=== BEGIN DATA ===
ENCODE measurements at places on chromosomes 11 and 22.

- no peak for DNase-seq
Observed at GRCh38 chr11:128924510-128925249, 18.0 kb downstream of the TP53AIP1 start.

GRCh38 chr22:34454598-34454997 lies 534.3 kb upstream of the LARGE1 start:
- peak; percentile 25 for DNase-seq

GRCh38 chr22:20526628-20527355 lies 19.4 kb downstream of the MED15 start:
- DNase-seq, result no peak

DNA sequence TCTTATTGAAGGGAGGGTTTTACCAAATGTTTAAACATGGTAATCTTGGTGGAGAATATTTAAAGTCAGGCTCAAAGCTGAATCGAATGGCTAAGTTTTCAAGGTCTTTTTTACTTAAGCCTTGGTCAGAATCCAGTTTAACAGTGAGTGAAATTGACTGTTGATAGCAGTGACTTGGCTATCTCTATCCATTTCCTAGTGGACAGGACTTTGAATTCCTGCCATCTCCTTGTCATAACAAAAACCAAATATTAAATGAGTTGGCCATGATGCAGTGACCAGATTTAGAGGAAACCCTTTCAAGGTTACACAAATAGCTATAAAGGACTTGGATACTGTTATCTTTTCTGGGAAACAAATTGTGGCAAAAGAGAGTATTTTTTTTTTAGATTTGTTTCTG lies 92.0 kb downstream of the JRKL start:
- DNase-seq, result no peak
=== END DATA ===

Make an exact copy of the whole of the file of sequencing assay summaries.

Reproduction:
ENCODE measurements at places on chromosomes 11 and 22.

- no peak for DNase-seq
Observed at GRCh38 chr11:128924510-128925249, 18.0 kb downstream of the TP53AIP1 start.

GRCh38 chr22:34454598-34454997 lies 534.3 kb upstream of the LARGE1 start:
- peak; percentile 25 for DNase-seq

GRCh38 chr22:20526628-20527355 lies 19.4 kb downstream of the MED15 start:
- DNase-seq, result no peak

DNA sequence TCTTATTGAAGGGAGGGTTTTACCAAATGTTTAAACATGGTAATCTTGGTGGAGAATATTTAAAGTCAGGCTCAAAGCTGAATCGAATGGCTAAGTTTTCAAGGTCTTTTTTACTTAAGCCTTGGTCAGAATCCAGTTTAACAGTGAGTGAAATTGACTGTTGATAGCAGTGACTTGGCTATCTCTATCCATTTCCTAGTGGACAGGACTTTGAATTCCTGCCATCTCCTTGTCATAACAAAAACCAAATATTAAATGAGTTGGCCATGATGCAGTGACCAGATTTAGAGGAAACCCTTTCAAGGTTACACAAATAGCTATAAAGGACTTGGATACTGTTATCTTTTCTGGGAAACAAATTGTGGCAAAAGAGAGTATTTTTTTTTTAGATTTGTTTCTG lies 92.0 kb downstream of the JRKL start:
- DNase-seq, result no peak